Thursday, December 22, 2022

Seahawks’ Geno Smith sends message after critical replay upset

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The Seattle Seahawks unexpectedly got into a dogfight with the Las Vegas Raiders at home in Week 12. However, a great catch by DK Metcalf brought the Seahawks near midfield with about a minute left in rule and the game tied.

The Seahawks appeared to be aiming for the potentially game-winning field goal. But then, unexpectedly, something else happened — in the replay, officials knocked over Metcalf’s catch for a 12-yard gain. With the overthrow, the Seahawks moved back to their own 35-yard line to face third and tenth places. A sack in third place then forced Seattle to poke.

The Seahawks had another possession in overtime after Metcalf’s reverse catch, but Seattle didn’t win another first down. The Raiders went on to win 40-34.

It was a tough road for the Seahawks to lose, but quarterback Geno Smith didn’t blame officials for knocking over Metcalf’s key catch.

“It was a game within a game of many games,” Smith told the media after the Week 12 matchup. “I could have given him a better pass. Like I said, being a thumb pointer, those are the things I can correct. Nobody is perfect. You can see across the league that every quarterback is going to make some mistakes. I just have to get better in some aspects and put it all on myself.

“Put it on me. I’ll be better.”

It took an unusually long time to check Metcalf’s 12-yard reception, about a minute before regulation began. Typically for the NFL, a long throwback means the game is too close to knock it down, and with that conclusion, the decision is usually on the field.

However, this is not the case in this situation.

“The explanation wasn’t that the ball touched the ground, it was that Metcalf wasn’t controlling it as it rolled out.” ESPN’s Brady Henderson tweeted.

It took a few minutes for even the CBS broadcast crew, along with rules expert Gene Steratore, to come to that conclusion. The TV crew and officials on the field all called it a snag on first and even second reviews of the play.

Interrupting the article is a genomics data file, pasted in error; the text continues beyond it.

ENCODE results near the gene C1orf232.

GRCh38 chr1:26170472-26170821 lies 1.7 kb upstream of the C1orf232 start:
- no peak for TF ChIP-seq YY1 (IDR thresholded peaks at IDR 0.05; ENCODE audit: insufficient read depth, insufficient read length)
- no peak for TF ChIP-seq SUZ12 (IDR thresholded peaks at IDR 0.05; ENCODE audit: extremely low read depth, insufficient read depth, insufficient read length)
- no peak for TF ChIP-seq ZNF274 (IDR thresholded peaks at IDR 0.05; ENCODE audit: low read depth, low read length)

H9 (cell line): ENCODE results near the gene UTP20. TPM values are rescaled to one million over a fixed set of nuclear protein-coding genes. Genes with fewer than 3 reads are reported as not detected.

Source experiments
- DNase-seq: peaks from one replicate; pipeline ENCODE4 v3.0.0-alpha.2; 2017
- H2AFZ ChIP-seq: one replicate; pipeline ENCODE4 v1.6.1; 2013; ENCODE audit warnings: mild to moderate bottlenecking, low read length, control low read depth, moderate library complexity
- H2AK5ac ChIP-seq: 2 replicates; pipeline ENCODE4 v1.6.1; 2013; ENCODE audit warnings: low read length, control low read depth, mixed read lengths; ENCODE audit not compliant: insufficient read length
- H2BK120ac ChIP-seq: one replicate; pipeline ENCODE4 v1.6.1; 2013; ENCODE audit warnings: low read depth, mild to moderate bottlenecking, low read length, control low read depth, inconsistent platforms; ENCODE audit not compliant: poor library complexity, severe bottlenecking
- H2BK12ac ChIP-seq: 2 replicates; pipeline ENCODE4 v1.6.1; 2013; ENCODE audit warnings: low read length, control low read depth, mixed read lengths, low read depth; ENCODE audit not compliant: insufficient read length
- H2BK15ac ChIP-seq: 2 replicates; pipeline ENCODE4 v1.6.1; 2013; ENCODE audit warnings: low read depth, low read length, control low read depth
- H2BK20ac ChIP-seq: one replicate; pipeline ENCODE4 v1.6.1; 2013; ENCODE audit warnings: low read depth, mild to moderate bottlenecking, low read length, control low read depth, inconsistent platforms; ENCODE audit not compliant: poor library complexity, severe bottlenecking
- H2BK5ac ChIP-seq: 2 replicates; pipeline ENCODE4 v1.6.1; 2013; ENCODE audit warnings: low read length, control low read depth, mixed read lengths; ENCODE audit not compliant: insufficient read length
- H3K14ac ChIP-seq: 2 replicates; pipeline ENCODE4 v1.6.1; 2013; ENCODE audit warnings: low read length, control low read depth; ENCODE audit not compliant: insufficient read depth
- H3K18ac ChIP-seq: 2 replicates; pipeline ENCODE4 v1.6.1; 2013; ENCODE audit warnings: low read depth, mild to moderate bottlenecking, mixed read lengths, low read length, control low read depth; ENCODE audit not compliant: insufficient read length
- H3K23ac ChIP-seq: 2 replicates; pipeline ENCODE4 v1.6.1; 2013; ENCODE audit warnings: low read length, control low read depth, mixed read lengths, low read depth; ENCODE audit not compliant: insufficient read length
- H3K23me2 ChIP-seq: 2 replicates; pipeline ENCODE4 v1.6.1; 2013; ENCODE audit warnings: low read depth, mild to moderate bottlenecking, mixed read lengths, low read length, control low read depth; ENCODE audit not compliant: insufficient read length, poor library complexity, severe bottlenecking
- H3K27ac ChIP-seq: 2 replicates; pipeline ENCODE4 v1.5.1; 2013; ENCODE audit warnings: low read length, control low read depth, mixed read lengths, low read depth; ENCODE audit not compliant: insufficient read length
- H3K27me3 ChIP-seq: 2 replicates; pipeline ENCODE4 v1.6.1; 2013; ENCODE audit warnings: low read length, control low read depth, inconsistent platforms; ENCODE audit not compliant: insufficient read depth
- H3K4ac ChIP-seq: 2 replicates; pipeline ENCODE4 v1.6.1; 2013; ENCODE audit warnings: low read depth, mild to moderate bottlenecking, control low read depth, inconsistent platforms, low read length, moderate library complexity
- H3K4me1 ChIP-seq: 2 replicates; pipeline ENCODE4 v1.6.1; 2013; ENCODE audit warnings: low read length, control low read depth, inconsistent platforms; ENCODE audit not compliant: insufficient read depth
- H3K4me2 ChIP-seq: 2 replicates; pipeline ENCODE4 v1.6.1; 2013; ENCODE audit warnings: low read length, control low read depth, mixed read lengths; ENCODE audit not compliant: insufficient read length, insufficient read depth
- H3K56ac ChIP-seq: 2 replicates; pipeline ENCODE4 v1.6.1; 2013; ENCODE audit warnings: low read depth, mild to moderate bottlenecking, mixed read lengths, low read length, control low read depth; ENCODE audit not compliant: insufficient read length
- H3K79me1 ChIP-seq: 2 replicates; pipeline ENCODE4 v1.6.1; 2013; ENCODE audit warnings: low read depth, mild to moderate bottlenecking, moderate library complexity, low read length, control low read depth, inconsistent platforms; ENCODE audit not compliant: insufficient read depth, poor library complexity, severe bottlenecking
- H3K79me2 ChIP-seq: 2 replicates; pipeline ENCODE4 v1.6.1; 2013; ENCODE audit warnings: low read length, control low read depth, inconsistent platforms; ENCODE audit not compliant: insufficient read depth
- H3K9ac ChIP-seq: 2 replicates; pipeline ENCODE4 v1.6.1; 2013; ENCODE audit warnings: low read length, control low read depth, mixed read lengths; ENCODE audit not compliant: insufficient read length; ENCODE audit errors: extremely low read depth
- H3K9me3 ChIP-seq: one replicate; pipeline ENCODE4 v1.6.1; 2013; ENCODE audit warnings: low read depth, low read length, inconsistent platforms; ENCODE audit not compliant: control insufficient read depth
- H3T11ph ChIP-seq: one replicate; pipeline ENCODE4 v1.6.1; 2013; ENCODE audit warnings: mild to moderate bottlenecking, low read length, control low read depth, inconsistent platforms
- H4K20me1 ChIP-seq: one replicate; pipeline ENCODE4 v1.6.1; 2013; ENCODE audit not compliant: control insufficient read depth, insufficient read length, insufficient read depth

“Both guys on the side, the umpires on the side, they saw it as a clean catch,” Seahawks head coach Pete Carroll said during his post-game press conference. “I didn’t see the replay. I understand they were talking about the ball being moved after it went wide. You have to survive the ground. That’s what they’re trying to find out there. They knew it was a snag on the side, so they were surprised it was rotated.”

The overturned Metcalf catch helped push the Seahawks-Raiders matchup into overtime. Seattle then had another golden opportunity to win after the unfortunate fall.

Las Vegas missed a 56-yard field goal on the first possession of overtime. Because of the long miss, Seattle started the next drive at their own 46-yard line.

The Seahawks only needed about 15 yards to get to the edge of Jason Myers’ field goal range, and any hit would have meant Seattle the win.

But after gaining 5 yards on first down, the Seahawks didn’t move the ball at all for the next two games. Despite the gold field position, Seattle barely got into Las Vegas territory and had to punt.

On the first play of the next Raiders drive, Josh Jacobs ran for an 86-yard score.

The reversed Metcalf catch at the end of regulation was critical, but as Smith said, a play isn’t defined by a play. Seattle missed their great chance to win in overtime.

On the first play of the next Raiders drive, Josh Jacobs ran for an 86-yard score.

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